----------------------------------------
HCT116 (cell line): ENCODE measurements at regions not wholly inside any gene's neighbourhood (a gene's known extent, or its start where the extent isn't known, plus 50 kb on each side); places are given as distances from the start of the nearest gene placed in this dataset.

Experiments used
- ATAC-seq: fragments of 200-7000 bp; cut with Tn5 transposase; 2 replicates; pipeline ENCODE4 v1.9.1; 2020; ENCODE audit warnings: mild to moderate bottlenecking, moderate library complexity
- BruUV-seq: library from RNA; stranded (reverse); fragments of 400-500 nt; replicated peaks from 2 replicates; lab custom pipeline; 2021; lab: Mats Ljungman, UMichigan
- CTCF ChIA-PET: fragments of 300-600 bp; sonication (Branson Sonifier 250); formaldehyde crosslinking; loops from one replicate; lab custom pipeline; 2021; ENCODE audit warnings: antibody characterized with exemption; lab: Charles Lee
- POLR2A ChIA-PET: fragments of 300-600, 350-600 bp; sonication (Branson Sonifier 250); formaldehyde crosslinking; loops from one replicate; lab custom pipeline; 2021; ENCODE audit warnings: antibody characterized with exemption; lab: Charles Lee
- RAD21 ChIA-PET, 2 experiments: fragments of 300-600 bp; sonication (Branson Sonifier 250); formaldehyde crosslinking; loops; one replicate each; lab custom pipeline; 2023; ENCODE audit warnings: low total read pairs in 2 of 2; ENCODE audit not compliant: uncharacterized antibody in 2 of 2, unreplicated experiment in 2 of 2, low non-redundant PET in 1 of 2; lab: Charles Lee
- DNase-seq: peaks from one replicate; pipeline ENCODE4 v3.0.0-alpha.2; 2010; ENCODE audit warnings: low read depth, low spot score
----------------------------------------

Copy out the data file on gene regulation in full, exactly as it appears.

HCT116 (cell line): ENCODE measurements at regions not wholly inside any gene's neighbourhood (a gene's known extent, or its start where the extent isn't known, plus 50 kb on each side); places are given as distances from the start of the nearest gene placed in this dataset.

Experiments used
- ATAC-seq: fragments of 200-7000 bp; cut with Tn5 transposase; 2 replicates; pipeline ENCODE4 v1.9.1; 2020; ENCODE audit warnings: mild to moderate bottlenecking, moderate library complexity
- BruUV-seq: library from RNA; stranded (reverse); fragments of 400-500 nt; replicated peaks from 2 replicates; lab custom pipeline; 2021; lab: Mats Ljungman, UMichigan
- CTCF ChIA-PET: fragments of 300-600 bp; sonication (Branson Sonifier 250); formaldehyde crosslinking; loops from one replicate; lab custom pipeline; 2021; ENCODE audit warnings: antibody characterized with exemption; lab: Charles Lee
- POLR2A ChIA-PET: fragments of 300-600, 350-600 bp; sonication (Branson Sonifier 250); formaldehyde crosslinking; loops from one replicate; lab custom pipeline; 2021; ENCODE audit warnings: antibody characterized with exemption; lab: Charles Lee
- RAD21 ChIA-PET, 2 experiments: fragments of 300-600 bp; sonication (Branson Sonifier 250); formaldehyde crosslinking; loops; one replicate each; lab custom pipeline; 2023; ENCODE audit warnings: low total read pairs in 2 of 2; ENCODE audit not compliant: uncharacterized antibody in 2 of 2, unreplicated experiment in 2 of 2, low non-redundant PET in 1 of 2; lab: Charles Lee
- DNase-seq: peaks from one replicate; pipeline ENCODE4 v3.0.0-alpha.2; 2010; ENCODE audit warnings: low read depth, low spot score